This kind of music being included in YouTube Music is priceless. It allows normal users to try and patch the holes in YouTube's library — much like the music locker on Google Play Music — and it allows users to mix that music they won't find anywhere else with the latest songs from their favorite artists in one place and in one library.

Everything ties to YouTube, for better or worse

YouTube Music gives YouTube a pollution problem.

Speaking of one place, YouTube Music is fed by — and feeds back to — your YouTube account. Just as YouTube Music pulled on your YouTube history to attain its stunning recommendations, everything you listen to in YouTube Music goes onto that same YouTube history. Now, in back at launch, YouTube Music completely overtook many users watch histories and playlist library, but YouTube has segregated YouTube Music watch history and albums from the main YouTube app, just as non-music YouTube videos won't show up in YouTube Music playlists and recommendations.

Every playlist you make or save to library from YouTube's recommendations is still added to your Playlists in the main YouTube app. For many users, this is good news, as it means that you can access your playlists and albums from either app or website, should you only have access to YouTube but not YouTube Music on a device. For others, this just means their playlists tab in YouTube got much more difficult to navigate. Artists you subscribe you in YouTube Music show up in the Subscriptions tab on the main YouTube app, too — for now, at least.

YouTube Music's management team is working to make sure YouTube Music and YouTube compliment each other without polluting users' experiences on the other app. It's still a work-in-progress, but it's far better than it was at launch already.

YouTube Music (Key) Beta 2.0

Regardless of the hype around YouTube Music right now, the service is still very, very clearly unfinished. Not all albums are populating in search results properly, even when they're in the system. Not all albums for an artist are appearing on their page, even if songs from those albums are appearing in their song lists. Downloaded music still streams if you play it outside the Downloads section — and downloaded music is completely deleted and redownloaded regularly. This can spell trouble for users on data-capped home internet and can strand users without music if it starts to re-download its music and then loses Wi-Fi.

Casting from YouTube Music is a bit of a roulette game right now. Your playback queue can change order (and even content) when it begins casting, and shuffle and repeat vanish from your playback controls while casting. Some of the casting quirks date back to the previous versions of YouTube Music, but they need fixing now more than ever.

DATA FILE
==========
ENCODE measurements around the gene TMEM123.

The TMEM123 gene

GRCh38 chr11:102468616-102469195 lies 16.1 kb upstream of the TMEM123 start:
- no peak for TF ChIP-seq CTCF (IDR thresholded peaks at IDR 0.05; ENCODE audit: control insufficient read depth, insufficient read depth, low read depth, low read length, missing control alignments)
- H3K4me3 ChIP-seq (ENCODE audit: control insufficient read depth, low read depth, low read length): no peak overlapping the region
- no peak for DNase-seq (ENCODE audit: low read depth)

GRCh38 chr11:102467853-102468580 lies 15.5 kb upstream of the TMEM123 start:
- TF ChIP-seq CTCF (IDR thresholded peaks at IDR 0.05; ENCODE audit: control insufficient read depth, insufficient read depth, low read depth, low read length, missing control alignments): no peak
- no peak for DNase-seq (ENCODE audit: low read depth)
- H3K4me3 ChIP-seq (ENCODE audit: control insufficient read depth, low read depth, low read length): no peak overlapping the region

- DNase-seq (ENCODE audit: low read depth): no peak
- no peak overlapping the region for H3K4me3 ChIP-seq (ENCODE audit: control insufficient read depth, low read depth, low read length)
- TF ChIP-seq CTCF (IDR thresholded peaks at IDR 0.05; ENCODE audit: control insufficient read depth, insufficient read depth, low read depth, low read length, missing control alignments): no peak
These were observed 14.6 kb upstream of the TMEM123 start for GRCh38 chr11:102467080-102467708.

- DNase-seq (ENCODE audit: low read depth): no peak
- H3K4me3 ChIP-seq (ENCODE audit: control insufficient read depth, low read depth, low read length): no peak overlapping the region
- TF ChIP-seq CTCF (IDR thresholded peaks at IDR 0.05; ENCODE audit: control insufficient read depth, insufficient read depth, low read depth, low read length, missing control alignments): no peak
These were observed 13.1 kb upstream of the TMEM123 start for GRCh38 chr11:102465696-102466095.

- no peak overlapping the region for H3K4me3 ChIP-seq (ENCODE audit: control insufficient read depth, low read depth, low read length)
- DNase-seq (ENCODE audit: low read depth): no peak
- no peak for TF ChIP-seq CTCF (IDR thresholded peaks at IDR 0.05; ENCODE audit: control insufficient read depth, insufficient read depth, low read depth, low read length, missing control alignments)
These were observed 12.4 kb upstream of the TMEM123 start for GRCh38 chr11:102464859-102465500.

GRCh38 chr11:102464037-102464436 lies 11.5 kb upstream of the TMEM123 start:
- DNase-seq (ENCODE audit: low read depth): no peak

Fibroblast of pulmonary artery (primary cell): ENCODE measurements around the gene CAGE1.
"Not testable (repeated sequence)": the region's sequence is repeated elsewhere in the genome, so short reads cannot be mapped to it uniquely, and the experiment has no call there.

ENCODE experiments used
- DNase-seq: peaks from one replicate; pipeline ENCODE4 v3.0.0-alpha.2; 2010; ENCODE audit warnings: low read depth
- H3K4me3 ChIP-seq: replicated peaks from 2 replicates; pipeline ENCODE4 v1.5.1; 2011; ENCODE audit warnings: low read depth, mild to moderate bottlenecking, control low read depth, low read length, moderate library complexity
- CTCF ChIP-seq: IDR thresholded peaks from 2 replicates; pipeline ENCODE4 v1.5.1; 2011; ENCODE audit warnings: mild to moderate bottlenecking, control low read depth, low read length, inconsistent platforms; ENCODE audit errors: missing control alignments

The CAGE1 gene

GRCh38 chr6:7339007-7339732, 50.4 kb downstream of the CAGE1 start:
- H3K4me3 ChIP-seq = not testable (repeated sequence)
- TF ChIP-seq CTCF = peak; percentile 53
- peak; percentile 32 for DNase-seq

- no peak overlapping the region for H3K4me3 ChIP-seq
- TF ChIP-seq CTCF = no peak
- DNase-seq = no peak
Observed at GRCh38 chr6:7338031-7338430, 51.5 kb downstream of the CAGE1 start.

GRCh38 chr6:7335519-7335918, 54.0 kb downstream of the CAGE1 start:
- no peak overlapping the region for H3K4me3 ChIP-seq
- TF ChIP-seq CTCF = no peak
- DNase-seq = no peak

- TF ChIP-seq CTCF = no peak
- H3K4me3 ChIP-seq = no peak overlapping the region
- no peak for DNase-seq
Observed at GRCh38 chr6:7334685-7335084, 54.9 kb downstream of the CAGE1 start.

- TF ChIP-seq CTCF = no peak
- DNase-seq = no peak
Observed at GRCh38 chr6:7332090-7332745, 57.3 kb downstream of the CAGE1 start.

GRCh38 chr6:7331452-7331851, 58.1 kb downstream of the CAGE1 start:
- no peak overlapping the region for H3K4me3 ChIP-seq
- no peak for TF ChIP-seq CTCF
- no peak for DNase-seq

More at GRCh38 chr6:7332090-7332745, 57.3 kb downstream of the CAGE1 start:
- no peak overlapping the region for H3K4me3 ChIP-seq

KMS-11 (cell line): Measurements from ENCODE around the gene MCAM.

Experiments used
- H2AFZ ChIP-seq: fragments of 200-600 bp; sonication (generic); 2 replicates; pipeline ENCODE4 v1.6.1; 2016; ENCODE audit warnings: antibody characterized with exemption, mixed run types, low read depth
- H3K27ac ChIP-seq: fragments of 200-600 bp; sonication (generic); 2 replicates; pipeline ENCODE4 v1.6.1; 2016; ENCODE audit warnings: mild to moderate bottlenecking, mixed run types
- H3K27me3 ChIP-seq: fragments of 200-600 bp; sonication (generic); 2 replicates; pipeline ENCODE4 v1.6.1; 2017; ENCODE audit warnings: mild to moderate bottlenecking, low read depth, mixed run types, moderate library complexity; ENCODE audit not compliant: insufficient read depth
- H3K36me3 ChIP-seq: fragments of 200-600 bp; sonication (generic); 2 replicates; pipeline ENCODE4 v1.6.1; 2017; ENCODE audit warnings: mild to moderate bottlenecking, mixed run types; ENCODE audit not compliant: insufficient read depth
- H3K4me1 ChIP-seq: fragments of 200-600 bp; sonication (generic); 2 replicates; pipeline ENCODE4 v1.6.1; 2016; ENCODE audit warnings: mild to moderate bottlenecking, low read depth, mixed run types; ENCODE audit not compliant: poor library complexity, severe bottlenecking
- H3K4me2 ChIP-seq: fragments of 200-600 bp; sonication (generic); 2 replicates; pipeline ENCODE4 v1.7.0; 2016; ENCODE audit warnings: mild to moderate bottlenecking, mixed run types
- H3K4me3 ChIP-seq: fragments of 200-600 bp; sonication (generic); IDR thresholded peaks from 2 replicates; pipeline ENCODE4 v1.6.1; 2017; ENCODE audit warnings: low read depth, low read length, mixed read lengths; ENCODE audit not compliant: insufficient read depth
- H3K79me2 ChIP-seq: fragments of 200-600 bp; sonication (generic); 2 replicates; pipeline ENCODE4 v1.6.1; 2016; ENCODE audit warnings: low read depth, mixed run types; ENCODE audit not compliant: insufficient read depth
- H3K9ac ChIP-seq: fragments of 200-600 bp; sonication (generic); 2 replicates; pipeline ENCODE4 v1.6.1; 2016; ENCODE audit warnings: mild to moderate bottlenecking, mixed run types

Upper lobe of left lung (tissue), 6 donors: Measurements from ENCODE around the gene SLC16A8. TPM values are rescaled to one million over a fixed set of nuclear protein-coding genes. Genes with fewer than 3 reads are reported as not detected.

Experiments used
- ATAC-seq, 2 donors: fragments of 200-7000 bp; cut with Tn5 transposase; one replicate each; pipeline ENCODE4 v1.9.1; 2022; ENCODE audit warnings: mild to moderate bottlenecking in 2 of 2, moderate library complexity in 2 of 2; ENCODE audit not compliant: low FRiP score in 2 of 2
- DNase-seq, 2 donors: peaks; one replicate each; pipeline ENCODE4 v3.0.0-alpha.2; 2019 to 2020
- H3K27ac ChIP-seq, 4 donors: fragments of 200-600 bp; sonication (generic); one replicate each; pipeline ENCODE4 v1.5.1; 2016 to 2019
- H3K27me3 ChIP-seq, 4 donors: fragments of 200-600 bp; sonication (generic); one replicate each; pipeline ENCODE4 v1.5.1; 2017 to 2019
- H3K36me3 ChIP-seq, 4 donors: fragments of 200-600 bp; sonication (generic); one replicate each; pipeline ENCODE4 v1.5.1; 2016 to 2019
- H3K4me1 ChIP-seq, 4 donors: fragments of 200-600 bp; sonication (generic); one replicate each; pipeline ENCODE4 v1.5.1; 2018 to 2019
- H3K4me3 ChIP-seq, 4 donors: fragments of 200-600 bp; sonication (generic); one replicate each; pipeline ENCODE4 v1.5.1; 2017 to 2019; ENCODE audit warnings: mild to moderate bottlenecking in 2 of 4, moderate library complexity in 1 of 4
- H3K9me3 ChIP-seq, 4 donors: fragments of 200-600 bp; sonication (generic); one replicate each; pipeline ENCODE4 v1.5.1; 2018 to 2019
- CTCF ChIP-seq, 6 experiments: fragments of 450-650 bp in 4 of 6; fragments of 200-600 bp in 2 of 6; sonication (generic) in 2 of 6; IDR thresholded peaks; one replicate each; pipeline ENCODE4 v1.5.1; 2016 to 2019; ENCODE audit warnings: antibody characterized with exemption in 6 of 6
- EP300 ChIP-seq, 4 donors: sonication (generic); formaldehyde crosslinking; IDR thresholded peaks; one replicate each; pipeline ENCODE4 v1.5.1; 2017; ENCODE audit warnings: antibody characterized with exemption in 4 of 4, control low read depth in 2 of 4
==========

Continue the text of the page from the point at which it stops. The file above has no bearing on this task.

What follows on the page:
Offline mixtape is awesome

That said, almost every single UI change that comes with the new YouTube Music is an improvement. The options menu that pops up for songs is more robust — even if it has a tendency to scroll when to try to hit an option — and YouTube Music's Last Played section of the Library tab is a godsend, especially when trying to start back up a station or playlist you stumbled upon days ago. Tapping a playlist opens it to view rather than autoplaying it, a welcome change.

Download controls are easier to find and use for albums and playlists, and the Downloads section is the first category in your Library so that you can switch to offline tunes quicker when you're on the go. Offline mixtape is a delight: a playlist that regenerates and re-downloads itself every day based on Your mixtape and your daily listening.

Of course, Downloads are only available to YouTube Music Premium subscribers...

What is YouTube Music Premium and why do I want it?

Audio-only and casting to Home are Premium features, but don't pay YouTube Music Premium for them

YouTube Music Premium has a short but highly important feature list:

  • Removes ads
  • Enables Background playback, allowing you to listen to music with the screen off
  • Enables Offline playback, allowing you to download music for listening on the go
  • Google Home integration allows you to play albums/stations/artists via Google Home and on Chromecast Audio. With a Free account, you can only cast to TVs

If you're going to purchase YouTube Music Premium, stop right now and go get YouTube Premium instead. Why pay $10/month for premium in one app when you can pay $12/month for six apps' premium experience?

Read more: YouTube Premium is Google's bundle future — and its only great streaming deal

Zero to Hero

Jump on this bandwagon, because it is going places